Welcome to the World of Traffic Psychology – Finland

In this blog post, we take you on a journey through the world of traffic psychology. Have you ever wondered where traffic psychology assessment even exists, and how it is done elsewhere? Take off with us today to Finland.

In Finland, the question of whether someone has the ability to drive came up decades ago. Compared to other countries, however, it was brought to the forefront primarily by neuropsychologists, who already assessed patient groups suffering a stroke, brain injury or degenerative neurological illness. Assessing their driving ability and the need for rehabilitation question was a logical question for them, as it is an important requirement to be able to return to work. Even today, almost every neurological patient, who returns to work or study, goes through a neuropsychological examination in order to find out, if there are any issues affecting their ability to manage the same requirements as before. On the other hand, some other highly relevant groups are not referred to the assessment: people with substance abuse, heart and pulmonary diseases, and diabetes, for example.

Based on this history, psychological driving assessment has been and still is strongly a neuropsychological and cognitive issue. A patient who ends up to a neurological department, rarely leaves without some comment on driving ability or a period of driving ban due to the current neurological illness.

A person with a health-related issue of driving ability usually refers to their own public health care unit. Alternatively, it is also possible to ask a private clinic for a statement. If a specialists’ statement is needed, the issue is usually referred to a hospital-level professional. Most neuropsychologists work at public hospitals and conduct driving assessments as a part of their work there. Some neuropsychologists also work in the private health care sector, but are not specialized in driving-related assessments.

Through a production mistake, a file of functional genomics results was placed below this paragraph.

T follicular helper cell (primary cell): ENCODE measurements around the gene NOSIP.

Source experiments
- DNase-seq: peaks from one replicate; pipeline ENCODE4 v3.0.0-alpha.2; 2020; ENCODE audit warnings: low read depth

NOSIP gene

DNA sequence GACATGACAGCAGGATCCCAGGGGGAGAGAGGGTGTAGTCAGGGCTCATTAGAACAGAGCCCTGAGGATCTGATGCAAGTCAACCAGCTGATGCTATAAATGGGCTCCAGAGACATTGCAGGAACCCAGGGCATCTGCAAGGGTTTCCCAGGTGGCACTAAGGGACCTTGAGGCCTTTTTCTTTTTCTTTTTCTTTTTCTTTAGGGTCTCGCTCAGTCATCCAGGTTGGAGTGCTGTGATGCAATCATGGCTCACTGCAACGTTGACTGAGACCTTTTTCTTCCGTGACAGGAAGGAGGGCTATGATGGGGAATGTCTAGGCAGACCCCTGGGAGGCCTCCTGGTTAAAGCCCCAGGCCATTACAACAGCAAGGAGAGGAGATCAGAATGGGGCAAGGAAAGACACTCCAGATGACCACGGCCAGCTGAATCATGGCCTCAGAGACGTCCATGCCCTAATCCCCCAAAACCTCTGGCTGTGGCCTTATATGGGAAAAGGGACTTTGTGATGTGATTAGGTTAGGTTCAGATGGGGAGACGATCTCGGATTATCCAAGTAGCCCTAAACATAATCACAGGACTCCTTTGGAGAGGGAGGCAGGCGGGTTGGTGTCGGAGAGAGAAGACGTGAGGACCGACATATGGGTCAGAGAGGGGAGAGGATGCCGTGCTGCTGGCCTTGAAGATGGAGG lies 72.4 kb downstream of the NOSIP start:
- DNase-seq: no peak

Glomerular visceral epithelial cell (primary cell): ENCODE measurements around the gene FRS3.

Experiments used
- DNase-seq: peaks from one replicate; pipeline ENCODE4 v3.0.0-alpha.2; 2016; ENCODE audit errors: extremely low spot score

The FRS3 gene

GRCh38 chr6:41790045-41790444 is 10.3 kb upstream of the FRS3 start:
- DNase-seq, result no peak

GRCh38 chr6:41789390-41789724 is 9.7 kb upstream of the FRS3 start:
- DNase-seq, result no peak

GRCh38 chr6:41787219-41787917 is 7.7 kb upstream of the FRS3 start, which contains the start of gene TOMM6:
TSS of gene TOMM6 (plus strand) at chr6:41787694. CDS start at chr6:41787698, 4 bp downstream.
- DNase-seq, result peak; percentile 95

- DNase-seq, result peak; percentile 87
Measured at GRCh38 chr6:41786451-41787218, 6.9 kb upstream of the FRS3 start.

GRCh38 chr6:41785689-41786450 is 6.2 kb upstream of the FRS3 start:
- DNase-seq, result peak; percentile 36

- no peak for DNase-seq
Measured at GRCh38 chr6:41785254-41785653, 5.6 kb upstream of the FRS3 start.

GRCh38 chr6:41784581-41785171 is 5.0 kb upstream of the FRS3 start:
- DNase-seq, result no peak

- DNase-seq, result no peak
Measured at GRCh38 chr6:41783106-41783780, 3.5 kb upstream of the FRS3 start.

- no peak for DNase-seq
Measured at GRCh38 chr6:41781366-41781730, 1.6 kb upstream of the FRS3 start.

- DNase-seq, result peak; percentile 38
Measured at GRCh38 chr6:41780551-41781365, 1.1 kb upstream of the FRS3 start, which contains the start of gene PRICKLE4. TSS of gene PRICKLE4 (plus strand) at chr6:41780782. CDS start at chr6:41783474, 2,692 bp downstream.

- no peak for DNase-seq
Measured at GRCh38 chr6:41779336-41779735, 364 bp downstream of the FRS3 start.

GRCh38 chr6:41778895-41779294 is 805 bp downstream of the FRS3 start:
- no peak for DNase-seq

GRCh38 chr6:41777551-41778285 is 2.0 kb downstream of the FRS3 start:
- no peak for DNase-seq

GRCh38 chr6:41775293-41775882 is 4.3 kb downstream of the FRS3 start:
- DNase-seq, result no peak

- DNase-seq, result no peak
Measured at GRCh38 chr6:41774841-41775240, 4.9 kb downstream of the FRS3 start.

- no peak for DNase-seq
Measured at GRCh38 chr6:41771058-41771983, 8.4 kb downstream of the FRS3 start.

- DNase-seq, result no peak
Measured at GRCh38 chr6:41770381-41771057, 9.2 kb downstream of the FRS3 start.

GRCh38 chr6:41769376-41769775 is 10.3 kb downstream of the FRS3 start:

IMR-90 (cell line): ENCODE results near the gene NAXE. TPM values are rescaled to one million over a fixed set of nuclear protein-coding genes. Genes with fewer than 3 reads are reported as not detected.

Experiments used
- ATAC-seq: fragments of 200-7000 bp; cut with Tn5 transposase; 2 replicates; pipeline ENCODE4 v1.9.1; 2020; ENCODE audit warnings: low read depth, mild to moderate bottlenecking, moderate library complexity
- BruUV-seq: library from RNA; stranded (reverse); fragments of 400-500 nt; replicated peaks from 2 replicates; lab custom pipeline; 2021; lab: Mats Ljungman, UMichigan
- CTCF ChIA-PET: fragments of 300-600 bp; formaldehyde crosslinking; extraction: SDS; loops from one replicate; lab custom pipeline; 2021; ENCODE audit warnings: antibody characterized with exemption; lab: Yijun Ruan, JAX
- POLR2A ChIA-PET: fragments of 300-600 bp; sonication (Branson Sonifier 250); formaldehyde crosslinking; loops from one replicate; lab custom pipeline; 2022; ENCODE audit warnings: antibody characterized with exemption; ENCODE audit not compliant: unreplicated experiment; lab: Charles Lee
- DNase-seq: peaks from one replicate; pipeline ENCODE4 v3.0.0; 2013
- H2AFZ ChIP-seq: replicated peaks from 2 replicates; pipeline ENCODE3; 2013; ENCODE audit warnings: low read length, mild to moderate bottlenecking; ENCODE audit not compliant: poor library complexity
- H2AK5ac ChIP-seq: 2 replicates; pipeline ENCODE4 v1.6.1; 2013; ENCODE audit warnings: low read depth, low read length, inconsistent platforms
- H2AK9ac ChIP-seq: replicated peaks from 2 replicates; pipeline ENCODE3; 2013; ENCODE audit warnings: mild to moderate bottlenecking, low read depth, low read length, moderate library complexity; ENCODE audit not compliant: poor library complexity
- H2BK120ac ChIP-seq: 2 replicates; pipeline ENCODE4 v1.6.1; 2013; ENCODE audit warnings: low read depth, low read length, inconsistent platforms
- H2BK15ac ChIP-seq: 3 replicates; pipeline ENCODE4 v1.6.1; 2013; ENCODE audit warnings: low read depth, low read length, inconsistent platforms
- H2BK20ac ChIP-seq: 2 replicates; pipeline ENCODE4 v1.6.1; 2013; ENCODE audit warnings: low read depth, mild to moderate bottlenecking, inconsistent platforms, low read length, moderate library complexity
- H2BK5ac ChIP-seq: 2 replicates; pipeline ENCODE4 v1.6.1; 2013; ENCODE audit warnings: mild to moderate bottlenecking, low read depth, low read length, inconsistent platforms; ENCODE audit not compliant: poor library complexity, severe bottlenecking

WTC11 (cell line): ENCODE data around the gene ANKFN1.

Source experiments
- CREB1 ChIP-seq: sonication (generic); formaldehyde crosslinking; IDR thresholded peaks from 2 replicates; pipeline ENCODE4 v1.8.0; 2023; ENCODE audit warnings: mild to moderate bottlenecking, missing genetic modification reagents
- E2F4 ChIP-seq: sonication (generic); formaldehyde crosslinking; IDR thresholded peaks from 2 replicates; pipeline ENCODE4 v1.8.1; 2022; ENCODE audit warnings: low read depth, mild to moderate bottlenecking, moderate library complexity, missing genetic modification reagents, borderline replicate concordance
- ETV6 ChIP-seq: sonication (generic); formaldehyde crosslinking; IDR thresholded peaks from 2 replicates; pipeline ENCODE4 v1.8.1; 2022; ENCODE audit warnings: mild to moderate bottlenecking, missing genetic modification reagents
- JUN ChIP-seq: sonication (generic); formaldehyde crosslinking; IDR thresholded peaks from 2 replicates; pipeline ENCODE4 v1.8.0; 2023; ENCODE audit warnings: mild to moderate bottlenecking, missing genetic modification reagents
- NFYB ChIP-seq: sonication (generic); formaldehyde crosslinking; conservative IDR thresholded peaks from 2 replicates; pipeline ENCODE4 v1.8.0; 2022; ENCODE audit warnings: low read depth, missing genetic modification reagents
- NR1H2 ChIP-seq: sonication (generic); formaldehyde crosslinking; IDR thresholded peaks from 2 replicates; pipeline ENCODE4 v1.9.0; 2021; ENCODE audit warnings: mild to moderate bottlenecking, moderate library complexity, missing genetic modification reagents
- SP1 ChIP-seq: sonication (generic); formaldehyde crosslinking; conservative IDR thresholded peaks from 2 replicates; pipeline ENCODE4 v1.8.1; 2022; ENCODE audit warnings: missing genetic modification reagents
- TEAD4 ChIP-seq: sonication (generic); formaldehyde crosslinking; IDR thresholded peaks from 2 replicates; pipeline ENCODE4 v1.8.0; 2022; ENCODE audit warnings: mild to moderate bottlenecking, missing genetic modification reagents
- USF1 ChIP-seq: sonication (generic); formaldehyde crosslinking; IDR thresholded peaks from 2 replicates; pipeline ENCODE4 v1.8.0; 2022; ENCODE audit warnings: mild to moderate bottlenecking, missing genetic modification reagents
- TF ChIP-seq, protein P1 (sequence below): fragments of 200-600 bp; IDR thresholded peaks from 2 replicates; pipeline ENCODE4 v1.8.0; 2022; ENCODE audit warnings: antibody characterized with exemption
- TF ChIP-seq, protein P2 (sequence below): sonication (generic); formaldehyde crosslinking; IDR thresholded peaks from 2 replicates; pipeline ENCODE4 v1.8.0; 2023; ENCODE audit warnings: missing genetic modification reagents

In Finland, most health care services are run on public health care, especially when hospital-level care is needed. Public health care clinics are available in every community, and hospitals on county-level. There are five university-level hospitals, who each serve as a central hospital in their region and are responsible for diagnosing and treating special or rare health issues, which are too specific for local units.

Methods used

(Neuro)Psychologists use a variety of well-proven and standardized cognitive psychological tests to assess the fitness to drive. Tests of visualization, visual reasoning and problem solving, attention and executive functions are commonly used. Some centers use paper-pencil versions, some digital-based methods like the Vienna Testsystem. As there are no official recommendations which tests should be used, each psychologist can work independently.

How to become a (traffic) psychologist


The education of psychologists in Finland is considered to be of high quality. Psychology as a main subject can be studied at six universities. A masters’ degree entitles to work as a clinical psychologist, as the education always includes clinical courses as well as a 5-month traineeship.